I never expected the odometer to continue to function the entire trip, on one battery and through the rain storms and many punishing bumps. Amazingly, it did; it functioned flawlessly. The cumulative total when I stopped yesterday was actually 6,290 kms, but there were 2 kms on it when Dan led Soe Naing and me out of the Seabus terminal on June 2nd.

The upshot is that since June 2nd, I have cycled a total of 239 kms (6,288 less 6,049) which were not en route and could not be claimed as kms traveled from point to point.

In other words, the total distance of unnecessary cycling was 239 kms. In the context of the 6,049 kms traveled, it does not seem a lot. And this, in turn, provides the context for all my whining about how much I detested doubling back to go to a restaurant at which we should have stopped earlier, or cycling around to pick up the next segment of a bike trail, or cycling off route to find a motel. It was, I must now admit, overdone.

For purposes of soliciting pledges, I estimated the total distance would be 5,800 to 5,900 kms. The estimate, it seems, was about 200 kms less than the final number. Again, in context, the margin of error is not that much.

But, to acknowledge the error and keep things simple, I intend to work with the nice round number of 6,000 when I prepare notices of the amounts due.

To return to the daily distance numbers, I have to give myself a little credit for remembering to re-set the odometer every morning. I can recall forgetting this ritual only once, and I came to my senses soon enough that morning to recognize we had cycled only a km. So I added that km at the end of the day. I also monitored the odometer every time we went off route, so I could deduct unnecessary cycling from the end-of-the-day total of the distance traveled. The point being, to put it bluntly, the number 6,049 is a reliable and accurate measure of the distance of the ride.

When it comes to giving credit, I have yet to mention the contribution of Fraser and the rest of the gang at Obsession Bikes in Lolo, North Vancouver. James worked with me one morning to make adjustments so my bike was a good fit. He also helped me equip the bike. But it is Fraser who gets the bulk of this overdue credit. He gave me some tutorials on bike repair and maintenance, a preparation to which I attribute the absence of any breakdowns during the entire trip. Fraser also gave me valuable advise on the equipment I needed, particularly the tires. Almost everybody I talk to is incredulous that I did not require new tires at some point. In fact, the same tires carried me all the way and the only issue was one slow leak (although I may now have another). And it was Fraser who installed the odometer so effectively a day or two before we started. So this is a huge shout out to Fraser. Hearty thanks to you, Fraser, for the excellent foundation for a successful tour.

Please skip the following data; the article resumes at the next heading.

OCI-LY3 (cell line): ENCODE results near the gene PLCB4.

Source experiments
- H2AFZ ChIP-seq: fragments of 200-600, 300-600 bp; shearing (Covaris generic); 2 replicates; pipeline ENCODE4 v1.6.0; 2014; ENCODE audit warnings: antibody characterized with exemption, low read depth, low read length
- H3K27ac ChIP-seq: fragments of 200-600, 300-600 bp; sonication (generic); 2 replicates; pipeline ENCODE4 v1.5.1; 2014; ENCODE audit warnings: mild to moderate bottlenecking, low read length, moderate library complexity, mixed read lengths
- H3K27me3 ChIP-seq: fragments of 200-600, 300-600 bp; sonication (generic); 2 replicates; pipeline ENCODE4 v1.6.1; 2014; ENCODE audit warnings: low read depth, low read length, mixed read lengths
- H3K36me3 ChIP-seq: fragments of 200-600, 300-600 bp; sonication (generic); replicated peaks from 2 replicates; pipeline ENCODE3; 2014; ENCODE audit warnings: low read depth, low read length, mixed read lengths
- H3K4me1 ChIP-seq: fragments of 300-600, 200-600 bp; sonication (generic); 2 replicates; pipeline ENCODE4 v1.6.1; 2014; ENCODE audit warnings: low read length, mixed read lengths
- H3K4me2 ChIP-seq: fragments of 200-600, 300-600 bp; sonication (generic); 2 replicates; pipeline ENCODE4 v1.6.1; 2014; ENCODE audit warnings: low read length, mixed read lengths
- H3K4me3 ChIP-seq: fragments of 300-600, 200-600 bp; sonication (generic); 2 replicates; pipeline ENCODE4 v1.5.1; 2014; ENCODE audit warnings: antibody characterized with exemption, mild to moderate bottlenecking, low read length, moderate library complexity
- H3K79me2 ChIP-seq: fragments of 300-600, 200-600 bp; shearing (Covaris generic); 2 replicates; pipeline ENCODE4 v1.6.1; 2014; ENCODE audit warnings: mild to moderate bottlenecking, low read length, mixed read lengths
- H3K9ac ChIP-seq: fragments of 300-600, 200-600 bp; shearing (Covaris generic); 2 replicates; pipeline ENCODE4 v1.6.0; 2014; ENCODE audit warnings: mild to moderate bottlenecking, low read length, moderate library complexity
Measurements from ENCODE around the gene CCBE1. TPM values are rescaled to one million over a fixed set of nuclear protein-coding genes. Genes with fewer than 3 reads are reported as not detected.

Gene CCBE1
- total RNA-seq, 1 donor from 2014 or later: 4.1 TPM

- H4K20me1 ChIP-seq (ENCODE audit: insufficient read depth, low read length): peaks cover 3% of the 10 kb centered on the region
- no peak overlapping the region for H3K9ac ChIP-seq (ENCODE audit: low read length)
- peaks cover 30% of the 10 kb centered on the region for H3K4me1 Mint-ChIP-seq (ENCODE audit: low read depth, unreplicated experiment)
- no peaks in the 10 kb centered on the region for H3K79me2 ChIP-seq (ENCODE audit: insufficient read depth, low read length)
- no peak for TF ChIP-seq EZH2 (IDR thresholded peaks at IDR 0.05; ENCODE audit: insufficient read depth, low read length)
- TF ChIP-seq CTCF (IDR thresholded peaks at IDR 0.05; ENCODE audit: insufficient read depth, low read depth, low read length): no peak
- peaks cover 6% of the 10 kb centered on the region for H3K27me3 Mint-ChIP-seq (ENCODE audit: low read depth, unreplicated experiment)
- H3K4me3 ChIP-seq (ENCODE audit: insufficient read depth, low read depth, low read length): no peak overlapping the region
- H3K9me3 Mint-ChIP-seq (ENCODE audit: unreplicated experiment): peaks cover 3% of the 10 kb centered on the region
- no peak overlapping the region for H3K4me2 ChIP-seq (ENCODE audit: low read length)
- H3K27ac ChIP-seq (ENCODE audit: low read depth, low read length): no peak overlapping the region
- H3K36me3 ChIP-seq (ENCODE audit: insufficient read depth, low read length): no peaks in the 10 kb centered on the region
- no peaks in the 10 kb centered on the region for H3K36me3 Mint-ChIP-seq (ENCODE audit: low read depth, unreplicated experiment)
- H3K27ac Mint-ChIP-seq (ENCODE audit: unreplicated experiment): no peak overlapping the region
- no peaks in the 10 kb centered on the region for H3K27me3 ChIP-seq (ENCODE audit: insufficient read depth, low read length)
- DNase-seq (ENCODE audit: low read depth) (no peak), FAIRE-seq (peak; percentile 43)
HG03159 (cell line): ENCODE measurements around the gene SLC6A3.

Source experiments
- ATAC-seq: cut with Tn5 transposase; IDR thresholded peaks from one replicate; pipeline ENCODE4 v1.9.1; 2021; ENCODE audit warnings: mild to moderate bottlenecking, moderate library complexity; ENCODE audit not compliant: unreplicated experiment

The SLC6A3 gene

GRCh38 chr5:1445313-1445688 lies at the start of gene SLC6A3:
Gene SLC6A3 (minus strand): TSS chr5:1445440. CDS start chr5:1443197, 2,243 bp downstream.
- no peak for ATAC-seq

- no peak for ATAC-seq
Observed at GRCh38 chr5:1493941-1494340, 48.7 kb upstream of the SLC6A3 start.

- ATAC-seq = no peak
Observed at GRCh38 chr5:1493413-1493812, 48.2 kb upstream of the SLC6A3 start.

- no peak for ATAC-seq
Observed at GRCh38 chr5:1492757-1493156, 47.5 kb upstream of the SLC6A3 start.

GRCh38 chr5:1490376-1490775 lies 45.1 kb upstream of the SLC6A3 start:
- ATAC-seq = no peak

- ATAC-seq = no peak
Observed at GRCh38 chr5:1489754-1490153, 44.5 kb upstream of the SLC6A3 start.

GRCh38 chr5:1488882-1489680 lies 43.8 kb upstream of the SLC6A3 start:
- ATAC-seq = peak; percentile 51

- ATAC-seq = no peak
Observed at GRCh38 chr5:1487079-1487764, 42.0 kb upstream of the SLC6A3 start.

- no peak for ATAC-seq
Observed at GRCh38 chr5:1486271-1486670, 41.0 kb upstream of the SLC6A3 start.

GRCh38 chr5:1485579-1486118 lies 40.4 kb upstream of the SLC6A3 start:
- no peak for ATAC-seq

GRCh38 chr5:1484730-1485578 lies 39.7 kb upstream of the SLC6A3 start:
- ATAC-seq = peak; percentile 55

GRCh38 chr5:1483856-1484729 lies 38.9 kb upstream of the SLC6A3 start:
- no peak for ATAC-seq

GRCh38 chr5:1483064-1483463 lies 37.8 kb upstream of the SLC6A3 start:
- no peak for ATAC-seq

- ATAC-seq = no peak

"Lolo", I should perhaps add, stands for Lower Lonsdale, the area of North Vancouver closest to the Seabus terminal.

The official arrival event tomorrow evening may warrant one last blog.

I will also be given the opportunity to plug the cause at my class reunion dinner on Friday night.

Thanks everybody.
rg 8.8.11

Sunday, August 7, 2011

Day sixty-three - DONE!

A low grey sky hung over the last ride this morning. Contrary to my expectation, however, it did not rain. I had the old #1 highway pretty much to myself over the hump from Windsor to Sackville. I arrived much too early for my rendezvous with classmates at the law school so I took a long breakfast in Bedford.

Then a leisurely ride along the Bedford Highway, from which I took this shot of the working end of the Bedford Basin. The A. Murray MacKay toll bridge from Dartmouth to the Halifax north end is in the background, but you'll need to expand the photo to discern it.

Despite the dawdling, I arrived at the law school about an hour too soon. I had to go straight to the school to ensure I had an accurate measure of the distance of this final ride.

So I took this photo to confirm I'd reached my destination, and cycled around some old haunts for a while.

Sunday afternoon activities and responsibilities did not prevent these considerate and lovable classmates from greeting me on my return: Don Clark, Bob Wright and 'Black' Bob Covert. Bob (Wright's) Marjorie was there to take photos. Perhaps I will be able include one or two in a wrap-up blog in the next day or two.

A wrap-up or two is required. The total kms is about 200 more than my original estimate. Perhaps in a couple of days I will decide whether to apologize or, alternatively, assert the margin of error is not bad. I also need to revisit the matter of the total kms I put on my bike versus the total distance from the Seabus Terminal in North Vancouver to the Dalhousie Law School. And maybe the formal 'arrival event' on Tuesday will warrant some report. Meantime, the bottom line:

Today; 68 kms. Total distance of the trek: 6,049 kms. Total per km pledges now earned: $6,548.04.

Saturday, August 6, 2011

Day sixty-two - Windsor NS

Hold your collective breath faithful readers. The everyday riding will end tomorrow. The route is depicted on the last fold of my last map.

And I sincerely hope it is a ride like today's. Clear and sunny but not hot, barely warm enough for a tee shirt. Wind not a factor. Perfect weather in other words. Light traffic until after breakfast and then not a big deal either. A little hump or two from Wolfville to Windsor, but nothing serious. All in all, a good ride. With a superb interlude.

The cause of the interlude: Mike Forse, one of my favourite classmates. Mike practices in Kentville at which I arrived shortly after 9:00 am. I haven't talked to him since 1978, the last time I was in Halifax. Mike met me on short notice and bought me a great breakfast. I'm not referring to the food; it could have been good too but the opportunity to catch up was exceptional and excellent. We covered a lot of ground in less than two hours. I hope I persuaded him to attend the opening event of the reunion.

In Wolfville, I had a brief rest at the entrance to Acadia University where Jessie and Becky go to school.

Like the Acadia photo, the distant detail is lost. This shot was taken from a bridge just east of Wolfville, and it was supposed to portray a lovely farm on the hill as well as the muddy tidal banks of the stream below, feature of rivers and streams draining into the Bay of Fundy. Could be the shortcomings of the iPhone camera, and it could be the photographer.